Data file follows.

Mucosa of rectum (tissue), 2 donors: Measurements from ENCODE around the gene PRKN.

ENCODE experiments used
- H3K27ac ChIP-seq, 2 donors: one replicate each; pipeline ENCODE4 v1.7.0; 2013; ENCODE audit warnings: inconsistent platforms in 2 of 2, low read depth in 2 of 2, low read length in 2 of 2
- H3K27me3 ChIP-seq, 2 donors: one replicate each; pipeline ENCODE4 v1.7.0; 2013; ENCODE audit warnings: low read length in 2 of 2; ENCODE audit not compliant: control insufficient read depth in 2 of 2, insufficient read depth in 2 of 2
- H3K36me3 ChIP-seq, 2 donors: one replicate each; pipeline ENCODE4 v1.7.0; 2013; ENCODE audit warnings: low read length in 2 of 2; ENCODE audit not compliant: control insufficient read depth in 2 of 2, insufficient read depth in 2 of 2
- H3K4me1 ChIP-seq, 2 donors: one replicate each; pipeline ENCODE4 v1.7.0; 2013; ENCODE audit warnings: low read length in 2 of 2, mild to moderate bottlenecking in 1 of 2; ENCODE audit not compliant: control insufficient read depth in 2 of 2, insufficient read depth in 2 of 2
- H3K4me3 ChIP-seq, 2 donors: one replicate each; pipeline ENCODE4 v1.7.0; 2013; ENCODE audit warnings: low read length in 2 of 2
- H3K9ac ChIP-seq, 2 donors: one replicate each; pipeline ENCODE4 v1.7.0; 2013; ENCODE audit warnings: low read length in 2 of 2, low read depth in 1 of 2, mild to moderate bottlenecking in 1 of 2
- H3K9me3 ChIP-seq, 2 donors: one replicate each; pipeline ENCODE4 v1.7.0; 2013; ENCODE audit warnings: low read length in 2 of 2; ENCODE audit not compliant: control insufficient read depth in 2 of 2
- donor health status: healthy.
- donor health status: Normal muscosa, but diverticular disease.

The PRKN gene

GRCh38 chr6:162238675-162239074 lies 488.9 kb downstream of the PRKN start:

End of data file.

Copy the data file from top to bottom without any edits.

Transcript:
Mucosa of rectum (tissue), 2 donors: Measurements from ENCODE around the gene PRKN.

ENCODE experiments used
- H3K27ac ChIP-seq, 2 donors: one replicate each; pipeline ENCODE4 v1.7.0; 2013; ENCODE audit warnings: inconsistent platforms in 2 of 2, low read depth in 2 of 2, low read length in 2 of 2
- H3K27me3 ChIP-seq, 2 donors: one replicate each; pipeline ENCODE4 v1.7.0; 2013; ENCODE audit warnings: low read length in 2 of 2; ENCODE audit not compliant: control insufficient read depth in 2 of 2, insufficient read depth in 2 of 2
- H3K36me3 ChIP-seq, 2 donors: one replicate each; pipeline ENCODE4 v1.7.0; 2013; ENCODE audit warnings: low read length in 2 of 2; ENCODE audit not compliant: control insufficient read depth in 2 of 2, insufficient read depth in 2 of 2
- H3K4me1 ChIP-seq, 2 donors: one replicate each; pipeline ENCODE4 v1.7.0; 2013; ENCODE audit warnings: low read length in 2 of 2, mild to moderate bottlenecking in 1 of 2; ENCODE audit not compliant: control insufficient read depth in 2 of 2, insufficient read depth in 2 of 2
- H3K4me3 ChIP-seq, 2 donors: one replicate each; pipeline ENCODE4 v1.7.0; 2013; ENCODE audit warnings: low read length in 2 of 2
- H3K9ac ChIP-seq, 2 donors: one replicate each; pipeline ENCODE4 v1.7.0; 2013; ENCODE audit warnings: low read length in 2 of 2, low read depth in 1 of 2, mild to moderate bottlenecking in 1 of 2
- H3K9me3 ChIP-seq, 2 donors: one replicate each; pipeline ENCODE4 v1.7.0; 2013; ENCODE audit warnings: low read length in 2 of 2; ENCODE audit not compliant: control insufficient read depth in 2 of 2
- donor health status: healthy.
- donor health status: Normal muscosa, but diverticular disease.

The PRKN gene

GRCh38 chr6:162238675-162239074 lies 488.9 kb downstream of the PRKN start: